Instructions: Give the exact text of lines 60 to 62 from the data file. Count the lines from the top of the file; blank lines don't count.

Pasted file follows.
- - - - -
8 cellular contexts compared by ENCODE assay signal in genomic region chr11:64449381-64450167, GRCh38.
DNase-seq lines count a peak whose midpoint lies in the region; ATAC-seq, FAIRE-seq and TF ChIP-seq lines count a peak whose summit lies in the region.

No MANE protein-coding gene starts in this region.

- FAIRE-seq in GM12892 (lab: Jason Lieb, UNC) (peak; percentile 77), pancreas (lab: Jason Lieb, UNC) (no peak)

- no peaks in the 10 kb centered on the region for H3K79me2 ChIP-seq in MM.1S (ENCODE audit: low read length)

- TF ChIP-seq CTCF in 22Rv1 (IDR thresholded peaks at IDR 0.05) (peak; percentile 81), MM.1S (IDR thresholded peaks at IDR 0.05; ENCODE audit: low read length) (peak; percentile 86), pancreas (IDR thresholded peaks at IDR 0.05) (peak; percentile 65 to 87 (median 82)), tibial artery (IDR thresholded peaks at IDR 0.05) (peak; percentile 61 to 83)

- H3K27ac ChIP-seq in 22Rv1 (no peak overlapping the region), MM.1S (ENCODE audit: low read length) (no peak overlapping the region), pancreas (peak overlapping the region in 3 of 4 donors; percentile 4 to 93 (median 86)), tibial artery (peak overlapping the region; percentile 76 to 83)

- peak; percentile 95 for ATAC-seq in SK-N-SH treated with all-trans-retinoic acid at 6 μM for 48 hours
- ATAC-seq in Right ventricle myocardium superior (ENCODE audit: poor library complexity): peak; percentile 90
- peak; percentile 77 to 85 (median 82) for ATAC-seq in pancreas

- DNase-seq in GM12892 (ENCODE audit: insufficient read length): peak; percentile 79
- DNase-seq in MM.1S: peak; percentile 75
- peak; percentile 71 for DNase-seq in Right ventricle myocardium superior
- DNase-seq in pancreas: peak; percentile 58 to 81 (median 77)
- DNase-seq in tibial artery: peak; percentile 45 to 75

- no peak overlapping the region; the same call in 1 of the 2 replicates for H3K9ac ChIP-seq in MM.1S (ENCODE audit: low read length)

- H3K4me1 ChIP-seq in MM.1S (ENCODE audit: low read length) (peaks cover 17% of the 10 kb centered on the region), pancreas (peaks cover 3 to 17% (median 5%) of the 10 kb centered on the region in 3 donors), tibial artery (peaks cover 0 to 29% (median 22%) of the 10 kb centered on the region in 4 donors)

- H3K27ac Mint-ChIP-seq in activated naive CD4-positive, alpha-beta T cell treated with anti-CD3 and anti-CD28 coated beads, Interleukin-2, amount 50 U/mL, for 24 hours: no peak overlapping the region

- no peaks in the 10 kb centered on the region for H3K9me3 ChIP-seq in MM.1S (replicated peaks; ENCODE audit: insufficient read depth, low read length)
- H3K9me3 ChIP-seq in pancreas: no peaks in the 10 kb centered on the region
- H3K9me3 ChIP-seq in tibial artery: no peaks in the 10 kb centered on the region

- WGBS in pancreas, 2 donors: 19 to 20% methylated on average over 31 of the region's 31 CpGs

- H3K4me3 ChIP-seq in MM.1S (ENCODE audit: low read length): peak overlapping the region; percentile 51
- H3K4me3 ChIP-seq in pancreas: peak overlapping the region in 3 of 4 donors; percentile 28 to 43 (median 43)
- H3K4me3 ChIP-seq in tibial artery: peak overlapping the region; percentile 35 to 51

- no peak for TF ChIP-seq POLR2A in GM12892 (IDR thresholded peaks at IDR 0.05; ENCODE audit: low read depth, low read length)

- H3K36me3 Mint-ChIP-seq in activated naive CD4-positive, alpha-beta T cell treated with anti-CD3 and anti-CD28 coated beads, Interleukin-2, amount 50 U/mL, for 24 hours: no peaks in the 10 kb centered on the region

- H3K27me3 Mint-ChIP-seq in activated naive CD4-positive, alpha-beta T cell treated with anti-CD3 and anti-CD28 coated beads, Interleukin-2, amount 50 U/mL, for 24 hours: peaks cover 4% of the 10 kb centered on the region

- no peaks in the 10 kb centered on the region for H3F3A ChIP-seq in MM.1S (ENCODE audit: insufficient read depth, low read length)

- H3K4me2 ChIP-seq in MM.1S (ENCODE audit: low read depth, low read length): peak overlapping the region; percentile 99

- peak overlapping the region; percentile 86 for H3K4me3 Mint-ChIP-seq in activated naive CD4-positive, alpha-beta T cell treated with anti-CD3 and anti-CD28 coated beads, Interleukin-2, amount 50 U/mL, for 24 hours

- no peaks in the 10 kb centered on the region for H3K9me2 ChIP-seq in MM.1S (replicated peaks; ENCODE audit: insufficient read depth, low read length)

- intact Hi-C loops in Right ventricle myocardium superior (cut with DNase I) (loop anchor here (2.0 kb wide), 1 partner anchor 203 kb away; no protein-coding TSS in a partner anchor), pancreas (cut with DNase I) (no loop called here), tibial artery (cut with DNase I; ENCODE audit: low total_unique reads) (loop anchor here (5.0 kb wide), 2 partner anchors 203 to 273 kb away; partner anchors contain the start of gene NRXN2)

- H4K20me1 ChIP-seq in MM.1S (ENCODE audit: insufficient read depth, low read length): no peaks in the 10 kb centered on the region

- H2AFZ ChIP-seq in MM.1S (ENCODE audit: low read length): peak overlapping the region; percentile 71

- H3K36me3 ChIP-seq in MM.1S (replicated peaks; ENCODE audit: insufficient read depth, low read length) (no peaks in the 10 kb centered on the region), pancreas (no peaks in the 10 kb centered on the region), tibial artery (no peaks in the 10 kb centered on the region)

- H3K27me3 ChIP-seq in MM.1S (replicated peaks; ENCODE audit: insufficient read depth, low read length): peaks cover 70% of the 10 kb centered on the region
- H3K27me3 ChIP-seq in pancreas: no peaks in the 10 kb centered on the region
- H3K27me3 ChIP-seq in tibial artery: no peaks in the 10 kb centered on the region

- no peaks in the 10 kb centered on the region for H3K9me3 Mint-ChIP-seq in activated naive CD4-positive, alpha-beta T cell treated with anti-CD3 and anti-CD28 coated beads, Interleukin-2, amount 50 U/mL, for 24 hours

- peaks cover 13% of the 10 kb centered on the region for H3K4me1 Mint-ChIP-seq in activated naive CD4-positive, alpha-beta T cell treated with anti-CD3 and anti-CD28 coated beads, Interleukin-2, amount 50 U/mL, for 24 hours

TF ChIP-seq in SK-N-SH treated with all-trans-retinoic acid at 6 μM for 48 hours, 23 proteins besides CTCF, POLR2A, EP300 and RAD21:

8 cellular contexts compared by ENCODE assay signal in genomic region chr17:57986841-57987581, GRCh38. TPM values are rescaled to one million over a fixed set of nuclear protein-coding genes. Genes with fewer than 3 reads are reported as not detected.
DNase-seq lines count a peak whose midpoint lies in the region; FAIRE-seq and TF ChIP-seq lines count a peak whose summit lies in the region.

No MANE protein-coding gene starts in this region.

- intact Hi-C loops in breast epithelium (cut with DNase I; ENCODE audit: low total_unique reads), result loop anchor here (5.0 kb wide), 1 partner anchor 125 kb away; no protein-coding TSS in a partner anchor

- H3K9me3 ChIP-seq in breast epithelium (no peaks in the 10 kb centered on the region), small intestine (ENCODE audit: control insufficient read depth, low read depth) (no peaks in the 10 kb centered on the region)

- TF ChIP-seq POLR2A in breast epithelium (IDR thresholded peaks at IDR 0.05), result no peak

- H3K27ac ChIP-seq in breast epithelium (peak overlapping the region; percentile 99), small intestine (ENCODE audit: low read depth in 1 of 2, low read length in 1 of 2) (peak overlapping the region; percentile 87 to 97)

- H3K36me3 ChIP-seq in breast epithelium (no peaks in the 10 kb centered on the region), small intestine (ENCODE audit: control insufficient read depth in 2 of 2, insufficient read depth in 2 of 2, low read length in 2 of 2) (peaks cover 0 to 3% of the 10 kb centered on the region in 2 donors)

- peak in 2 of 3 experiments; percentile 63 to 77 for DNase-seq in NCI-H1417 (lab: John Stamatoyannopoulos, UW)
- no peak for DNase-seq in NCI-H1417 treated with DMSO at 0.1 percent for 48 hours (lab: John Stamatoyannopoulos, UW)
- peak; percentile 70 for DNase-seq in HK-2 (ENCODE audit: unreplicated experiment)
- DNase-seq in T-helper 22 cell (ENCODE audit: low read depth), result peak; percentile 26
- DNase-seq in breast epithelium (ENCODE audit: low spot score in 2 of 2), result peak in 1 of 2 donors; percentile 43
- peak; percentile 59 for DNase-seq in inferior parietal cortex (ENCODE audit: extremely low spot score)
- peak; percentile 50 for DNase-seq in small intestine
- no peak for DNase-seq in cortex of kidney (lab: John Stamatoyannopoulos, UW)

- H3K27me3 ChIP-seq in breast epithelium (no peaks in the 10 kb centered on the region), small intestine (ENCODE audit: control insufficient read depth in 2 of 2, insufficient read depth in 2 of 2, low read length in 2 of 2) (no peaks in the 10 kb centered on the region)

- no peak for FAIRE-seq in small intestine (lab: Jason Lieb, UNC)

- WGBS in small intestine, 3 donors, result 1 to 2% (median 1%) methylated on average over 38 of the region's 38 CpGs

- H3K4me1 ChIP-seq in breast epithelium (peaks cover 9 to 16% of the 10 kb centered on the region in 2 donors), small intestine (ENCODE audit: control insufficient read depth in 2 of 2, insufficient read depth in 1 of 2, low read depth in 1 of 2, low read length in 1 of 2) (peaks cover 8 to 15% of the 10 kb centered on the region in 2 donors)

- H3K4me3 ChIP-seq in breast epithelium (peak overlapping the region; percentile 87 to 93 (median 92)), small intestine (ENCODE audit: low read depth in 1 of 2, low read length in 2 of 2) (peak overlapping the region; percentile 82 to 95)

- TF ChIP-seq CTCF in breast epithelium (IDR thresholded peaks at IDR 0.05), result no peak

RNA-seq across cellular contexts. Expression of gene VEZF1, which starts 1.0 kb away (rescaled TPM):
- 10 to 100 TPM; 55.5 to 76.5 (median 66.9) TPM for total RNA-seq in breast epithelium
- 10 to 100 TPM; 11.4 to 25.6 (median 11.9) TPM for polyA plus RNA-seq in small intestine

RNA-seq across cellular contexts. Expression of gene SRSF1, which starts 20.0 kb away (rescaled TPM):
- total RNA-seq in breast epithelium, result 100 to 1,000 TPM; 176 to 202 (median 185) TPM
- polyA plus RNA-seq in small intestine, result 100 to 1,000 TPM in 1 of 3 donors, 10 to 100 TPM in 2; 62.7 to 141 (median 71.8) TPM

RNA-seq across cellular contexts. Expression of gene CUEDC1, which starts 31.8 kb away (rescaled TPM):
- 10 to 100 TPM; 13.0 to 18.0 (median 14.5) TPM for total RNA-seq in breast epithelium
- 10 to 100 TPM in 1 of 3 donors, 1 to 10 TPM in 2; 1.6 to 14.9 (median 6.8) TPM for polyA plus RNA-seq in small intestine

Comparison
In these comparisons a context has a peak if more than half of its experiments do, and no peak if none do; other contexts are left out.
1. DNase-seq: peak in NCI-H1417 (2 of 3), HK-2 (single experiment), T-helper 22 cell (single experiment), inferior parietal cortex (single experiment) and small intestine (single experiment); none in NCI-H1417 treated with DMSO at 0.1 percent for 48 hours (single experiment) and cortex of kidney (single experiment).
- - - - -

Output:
- no peak for FAIRE-seq in small intestine (lab: Jason Lieb, UNC)

- WGBS in small intestine, 3 donors, result 1 to 2% (median 1%) methylated on average over 38 of the region's 38 CpGs

- H3K4me1 ChIP-seq in breast epithelium (peaks cover 9 to 16% of the 10 kb centered on the region in 2 donors), small intestine (ENCODE audit: control insufficient read depth in 2 of 2, insufficient read depth in 1 of 2, low read depth in 1 of 2, low read length in 1 of 2) (peaks cover 8 to 15% of the 10 kb centered on the region in 2 donors)